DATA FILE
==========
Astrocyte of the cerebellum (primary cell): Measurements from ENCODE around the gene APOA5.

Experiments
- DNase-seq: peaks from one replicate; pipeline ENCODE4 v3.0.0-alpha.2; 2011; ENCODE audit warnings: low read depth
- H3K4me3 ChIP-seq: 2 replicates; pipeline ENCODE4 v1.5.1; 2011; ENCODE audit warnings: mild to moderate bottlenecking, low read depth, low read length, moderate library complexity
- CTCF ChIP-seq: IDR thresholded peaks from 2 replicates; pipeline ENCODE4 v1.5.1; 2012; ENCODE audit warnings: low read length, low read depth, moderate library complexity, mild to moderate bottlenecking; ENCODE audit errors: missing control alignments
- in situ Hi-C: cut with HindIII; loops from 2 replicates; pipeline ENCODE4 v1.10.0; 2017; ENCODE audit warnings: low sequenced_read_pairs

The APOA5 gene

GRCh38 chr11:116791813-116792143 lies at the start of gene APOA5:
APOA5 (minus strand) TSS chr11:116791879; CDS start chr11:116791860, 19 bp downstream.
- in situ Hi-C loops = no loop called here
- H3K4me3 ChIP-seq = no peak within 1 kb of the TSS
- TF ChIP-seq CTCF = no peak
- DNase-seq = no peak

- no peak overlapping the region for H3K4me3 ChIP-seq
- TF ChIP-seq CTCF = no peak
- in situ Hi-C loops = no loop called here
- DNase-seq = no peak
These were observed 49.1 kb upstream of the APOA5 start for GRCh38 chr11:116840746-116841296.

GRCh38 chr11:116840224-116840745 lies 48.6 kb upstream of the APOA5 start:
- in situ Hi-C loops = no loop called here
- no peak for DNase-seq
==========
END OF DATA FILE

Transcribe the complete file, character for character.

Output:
Astrocyte of the cerebellum (primary cell): Measurements from ENCODE around the gene APOA5.

Experiments
- DNase-seq: peaks from one replicate; pipeline ENCODE4 v3.0.0-alpha.2; 2011; ENCODE audit warnings: low read depth
- H3K4me3 ChIP-seq: 2 replicates; pipeline ENCODE4 v1.5.1; 2011; ENCODE audit warnings: mild to moderate bottlenecking, low read depth, low read length, moderate library complexity
- CTCF ChIP-seq: IDR thresholded peaks from 2 replicates; pipeline ENCODE4 v1.5.1; 2012; ENCODE audit warnings: low read length, low read depth, moderate library complexity, mild to moderate bottlenecking; ENCODE audit errors: missing control alignments
- in situ Hi-C: cut with HindIII; loops from 2 replicates; pipeline ENCODE4 v1.10.0; 2017; ENCODE audit warnings: low sequenced_read_pairs

The APOA5 gene

GRCh38 chr11:116791813-116792143 lies at the start of gene APOA5:
APOA5 (minus strand) TSS chr11:116791879; CDS start chr11:116791860, 19 bp downstream.
- in situ Hi-C loops = no loop called here
- H3K4me3 ChIP-seq = no peak within 1 kb of the TSS
- TF ChIP-seq CTCF = no peak
- DNase-seq = no peak

- no peak overlapping the region for H3K4me3 ChIP-seq
- TF ChIP-seq CTCF = no peak
- in situ Hi-C loops = no loop called here
- DNase-seq = no peak
These were observed 49.1 kb upstream of the APOA5 start for GRCh38 chr11:116840746-116841296.

GRCh38 chr11:116840224-116840745 lies 48.6 kb upstream of the APOA5 start:
- in situ Hi-C loops = no loop called here
- no peak for DNase-seq